“Hot off the press,” as they say. (No, I don’t know who “they” are, and I don’t know why “they” say things off the press are hot. If the book were printed on a laser printer, I’d understand…)
I’m so used to shipping bits (e.g. software) that shipping atoms (e.g. books) seems so… foreign. The publisher sends the files for the book to the printer. The printer ships the books to the distributor (Ingram Books, in my case), who is a completely separate company from the publisher. Brick-and-mortar and online bookstores order copies from the distributor; once they get them, they turn around and ship a copy to you. From start to finish, the process takes upwards of a month.
The books in these photos are from a box that was shipped directly from printer to the local office of my publisher (O’Reilly)—skipping the warehouse step. Places like Amazon.com will continue to say “pre-order” for another week or so, and it won’t be until September that the book fully makes its way into bookstores. (They, after all, have their own warehouses.)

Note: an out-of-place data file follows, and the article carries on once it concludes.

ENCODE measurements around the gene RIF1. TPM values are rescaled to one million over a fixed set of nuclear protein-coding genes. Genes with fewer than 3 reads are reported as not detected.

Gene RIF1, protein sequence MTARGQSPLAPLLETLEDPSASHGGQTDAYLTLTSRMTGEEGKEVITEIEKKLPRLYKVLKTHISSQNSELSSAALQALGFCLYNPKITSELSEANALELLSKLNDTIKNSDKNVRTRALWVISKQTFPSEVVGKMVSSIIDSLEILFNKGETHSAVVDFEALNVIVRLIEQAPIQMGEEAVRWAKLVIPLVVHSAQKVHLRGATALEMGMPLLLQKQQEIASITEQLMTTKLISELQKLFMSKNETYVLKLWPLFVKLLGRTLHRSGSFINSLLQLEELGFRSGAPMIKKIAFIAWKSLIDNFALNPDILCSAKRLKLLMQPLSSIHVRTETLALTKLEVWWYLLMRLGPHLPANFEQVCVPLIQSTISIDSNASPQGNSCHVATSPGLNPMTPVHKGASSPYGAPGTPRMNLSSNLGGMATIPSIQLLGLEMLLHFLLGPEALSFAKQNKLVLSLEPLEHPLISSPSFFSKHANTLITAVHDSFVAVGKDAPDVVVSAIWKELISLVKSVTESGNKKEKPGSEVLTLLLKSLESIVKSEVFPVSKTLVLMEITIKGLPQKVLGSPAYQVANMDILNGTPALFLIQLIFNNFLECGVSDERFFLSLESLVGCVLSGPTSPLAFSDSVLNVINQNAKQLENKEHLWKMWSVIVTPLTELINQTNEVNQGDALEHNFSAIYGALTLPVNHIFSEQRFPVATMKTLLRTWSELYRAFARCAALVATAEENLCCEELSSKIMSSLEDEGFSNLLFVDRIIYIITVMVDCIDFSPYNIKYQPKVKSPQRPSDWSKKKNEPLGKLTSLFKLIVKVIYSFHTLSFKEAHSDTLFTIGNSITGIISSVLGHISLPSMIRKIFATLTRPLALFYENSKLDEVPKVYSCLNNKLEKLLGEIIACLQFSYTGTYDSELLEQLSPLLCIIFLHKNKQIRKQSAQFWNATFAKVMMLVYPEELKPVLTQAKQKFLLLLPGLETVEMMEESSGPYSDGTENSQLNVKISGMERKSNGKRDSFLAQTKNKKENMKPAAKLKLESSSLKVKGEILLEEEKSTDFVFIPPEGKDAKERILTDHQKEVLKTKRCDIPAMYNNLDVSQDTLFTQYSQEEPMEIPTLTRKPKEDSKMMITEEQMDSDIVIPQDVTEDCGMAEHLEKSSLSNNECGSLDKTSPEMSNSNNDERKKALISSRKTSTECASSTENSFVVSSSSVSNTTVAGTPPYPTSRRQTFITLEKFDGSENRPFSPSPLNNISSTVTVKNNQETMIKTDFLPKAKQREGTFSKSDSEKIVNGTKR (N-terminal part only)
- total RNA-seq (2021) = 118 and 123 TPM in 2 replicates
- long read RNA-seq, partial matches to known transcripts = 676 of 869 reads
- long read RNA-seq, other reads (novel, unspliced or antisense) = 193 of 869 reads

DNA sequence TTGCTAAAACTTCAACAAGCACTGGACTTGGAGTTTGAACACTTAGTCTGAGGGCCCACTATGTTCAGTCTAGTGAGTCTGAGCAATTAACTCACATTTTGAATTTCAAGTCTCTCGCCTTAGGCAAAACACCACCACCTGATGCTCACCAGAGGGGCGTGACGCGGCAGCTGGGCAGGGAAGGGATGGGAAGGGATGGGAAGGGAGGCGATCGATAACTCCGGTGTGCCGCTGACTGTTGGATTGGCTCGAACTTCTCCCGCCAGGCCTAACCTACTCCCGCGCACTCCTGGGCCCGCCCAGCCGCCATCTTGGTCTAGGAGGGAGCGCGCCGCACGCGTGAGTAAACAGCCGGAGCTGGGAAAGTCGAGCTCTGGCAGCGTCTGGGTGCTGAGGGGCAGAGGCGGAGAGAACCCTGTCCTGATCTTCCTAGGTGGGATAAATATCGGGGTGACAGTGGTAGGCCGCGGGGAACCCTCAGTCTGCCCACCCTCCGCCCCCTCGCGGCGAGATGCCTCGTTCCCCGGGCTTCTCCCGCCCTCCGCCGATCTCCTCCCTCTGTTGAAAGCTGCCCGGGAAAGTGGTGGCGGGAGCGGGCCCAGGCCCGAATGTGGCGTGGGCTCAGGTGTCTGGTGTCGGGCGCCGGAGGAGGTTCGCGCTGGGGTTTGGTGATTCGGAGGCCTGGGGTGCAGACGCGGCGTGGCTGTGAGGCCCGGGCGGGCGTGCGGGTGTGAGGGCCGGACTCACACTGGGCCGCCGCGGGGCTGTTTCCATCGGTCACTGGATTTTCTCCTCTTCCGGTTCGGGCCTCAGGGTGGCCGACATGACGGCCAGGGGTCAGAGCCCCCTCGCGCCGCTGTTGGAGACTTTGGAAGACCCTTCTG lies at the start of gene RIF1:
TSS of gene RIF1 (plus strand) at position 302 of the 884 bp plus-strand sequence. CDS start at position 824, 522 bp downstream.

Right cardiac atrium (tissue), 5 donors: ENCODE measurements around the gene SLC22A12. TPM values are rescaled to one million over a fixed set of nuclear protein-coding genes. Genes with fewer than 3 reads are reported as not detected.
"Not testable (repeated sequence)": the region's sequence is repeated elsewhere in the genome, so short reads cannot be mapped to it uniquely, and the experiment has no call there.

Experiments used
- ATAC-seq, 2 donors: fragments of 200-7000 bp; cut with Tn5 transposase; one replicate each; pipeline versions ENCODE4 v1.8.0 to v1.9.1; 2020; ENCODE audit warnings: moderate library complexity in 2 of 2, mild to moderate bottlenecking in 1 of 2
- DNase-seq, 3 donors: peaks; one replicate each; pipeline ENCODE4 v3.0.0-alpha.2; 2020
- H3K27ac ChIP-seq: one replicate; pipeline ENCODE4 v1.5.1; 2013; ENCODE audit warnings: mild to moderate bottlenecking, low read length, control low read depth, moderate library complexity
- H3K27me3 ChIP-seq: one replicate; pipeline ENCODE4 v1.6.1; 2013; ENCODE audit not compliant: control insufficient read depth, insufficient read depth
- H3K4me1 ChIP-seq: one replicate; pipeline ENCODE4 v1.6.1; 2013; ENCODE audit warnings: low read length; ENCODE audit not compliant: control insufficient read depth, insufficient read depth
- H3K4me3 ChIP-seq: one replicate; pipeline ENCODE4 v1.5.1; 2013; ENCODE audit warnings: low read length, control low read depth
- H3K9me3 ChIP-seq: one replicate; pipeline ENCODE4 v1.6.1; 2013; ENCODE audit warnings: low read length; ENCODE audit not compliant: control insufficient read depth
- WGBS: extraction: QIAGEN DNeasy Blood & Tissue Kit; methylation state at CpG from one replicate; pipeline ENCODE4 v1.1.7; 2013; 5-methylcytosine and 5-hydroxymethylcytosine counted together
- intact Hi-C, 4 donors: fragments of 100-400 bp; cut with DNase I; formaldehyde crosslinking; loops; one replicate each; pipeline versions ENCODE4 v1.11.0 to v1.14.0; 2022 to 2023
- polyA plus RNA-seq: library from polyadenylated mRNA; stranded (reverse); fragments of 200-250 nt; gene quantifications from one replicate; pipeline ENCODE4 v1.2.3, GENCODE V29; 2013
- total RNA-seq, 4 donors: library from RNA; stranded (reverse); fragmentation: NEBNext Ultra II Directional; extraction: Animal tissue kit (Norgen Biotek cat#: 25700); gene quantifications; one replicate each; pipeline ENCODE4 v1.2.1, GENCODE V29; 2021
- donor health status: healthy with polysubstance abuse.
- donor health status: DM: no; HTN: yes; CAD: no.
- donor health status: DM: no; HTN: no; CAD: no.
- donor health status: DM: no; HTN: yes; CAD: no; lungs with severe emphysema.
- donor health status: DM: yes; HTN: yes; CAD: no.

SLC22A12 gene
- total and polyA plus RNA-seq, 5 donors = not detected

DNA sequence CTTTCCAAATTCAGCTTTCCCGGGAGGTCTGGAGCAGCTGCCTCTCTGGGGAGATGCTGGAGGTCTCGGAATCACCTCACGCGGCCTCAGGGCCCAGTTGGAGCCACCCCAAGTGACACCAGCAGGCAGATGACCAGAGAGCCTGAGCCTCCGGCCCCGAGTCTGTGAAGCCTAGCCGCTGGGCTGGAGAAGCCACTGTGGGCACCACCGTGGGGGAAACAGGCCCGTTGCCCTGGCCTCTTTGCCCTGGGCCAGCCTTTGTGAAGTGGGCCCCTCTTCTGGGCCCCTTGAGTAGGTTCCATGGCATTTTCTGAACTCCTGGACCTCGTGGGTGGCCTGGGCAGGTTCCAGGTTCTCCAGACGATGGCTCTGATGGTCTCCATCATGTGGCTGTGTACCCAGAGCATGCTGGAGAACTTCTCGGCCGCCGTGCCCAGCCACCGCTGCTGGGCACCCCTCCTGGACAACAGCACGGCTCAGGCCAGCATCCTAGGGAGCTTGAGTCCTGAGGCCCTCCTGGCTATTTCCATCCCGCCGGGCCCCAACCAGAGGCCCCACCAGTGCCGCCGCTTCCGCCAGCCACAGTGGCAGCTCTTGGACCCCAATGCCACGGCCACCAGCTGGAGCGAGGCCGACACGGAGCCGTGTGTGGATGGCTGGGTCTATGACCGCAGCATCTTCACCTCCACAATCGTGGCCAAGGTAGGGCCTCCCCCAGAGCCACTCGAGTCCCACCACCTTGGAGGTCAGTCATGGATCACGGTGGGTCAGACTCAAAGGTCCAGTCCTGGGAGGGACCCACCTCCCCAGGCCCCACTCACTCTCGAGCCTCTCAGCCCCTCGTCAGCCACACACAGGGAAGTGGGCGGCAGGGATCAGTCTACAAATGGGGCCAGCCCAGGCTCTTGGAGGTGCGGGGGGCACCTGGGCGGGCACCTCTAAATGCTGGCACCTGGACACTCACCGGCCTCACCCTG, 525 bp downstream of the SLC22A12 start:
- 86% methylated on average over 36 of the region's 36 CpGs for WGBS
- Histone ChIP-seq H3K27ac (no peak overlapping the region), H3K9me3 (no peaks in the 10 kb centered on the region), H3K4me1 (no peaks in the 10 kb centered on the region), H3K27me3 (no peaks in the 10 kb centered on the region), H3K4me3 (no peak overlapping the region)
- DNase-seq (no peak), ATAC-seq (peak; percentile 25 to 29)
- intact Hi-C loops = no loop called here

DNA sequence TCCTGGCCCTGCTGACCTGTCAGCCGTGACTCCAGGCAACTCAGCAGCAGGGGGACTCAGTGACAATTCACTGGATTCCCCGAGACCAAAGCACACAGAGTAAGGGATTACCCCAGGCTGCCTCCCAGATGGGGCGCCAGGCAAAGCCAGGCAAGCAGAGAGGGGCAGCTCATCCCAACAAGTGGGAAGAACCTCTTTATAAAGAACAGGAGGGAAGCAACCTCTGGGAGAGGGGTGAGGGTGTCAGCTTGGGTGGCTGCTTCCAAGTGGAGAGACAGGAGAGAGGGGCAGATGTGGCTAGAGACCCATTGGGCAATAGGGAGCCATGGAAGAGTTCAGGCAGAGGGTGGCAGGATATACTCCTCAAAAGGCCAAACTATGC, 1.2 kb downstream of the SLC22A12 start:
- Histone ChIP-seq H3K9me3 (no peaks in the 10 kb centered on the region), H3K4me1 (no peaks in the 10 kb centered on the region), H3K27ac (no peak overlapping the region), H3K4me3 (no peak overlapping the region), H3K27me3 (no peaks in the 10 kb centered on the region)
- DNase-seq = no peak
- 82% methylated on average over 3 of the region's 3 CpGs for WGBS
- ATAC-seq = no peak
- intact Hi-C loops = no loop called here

I suddenly get why on-demand printing is poised to take off: it’s not just the availability of titles, but the amount of money spent on shipping and storage for traditional books is huge. (The per-copy cost for printing on a large press run is insanely cheap, though, compared to on-demand printing, so don’t expect traditional presses to go away completely.)
I stopped by the Cambridge office of O’Reilly yesterday to sign a few copies and pick up a few more for PR uses. If you haven’t pre-ordered your copy yet, go click that big yellow button to the left that says “Buy The Book Now.” Or, if you’re in the media or a blogger who wants a review copy, hit the Press / Media Info section of my site to request a review copy.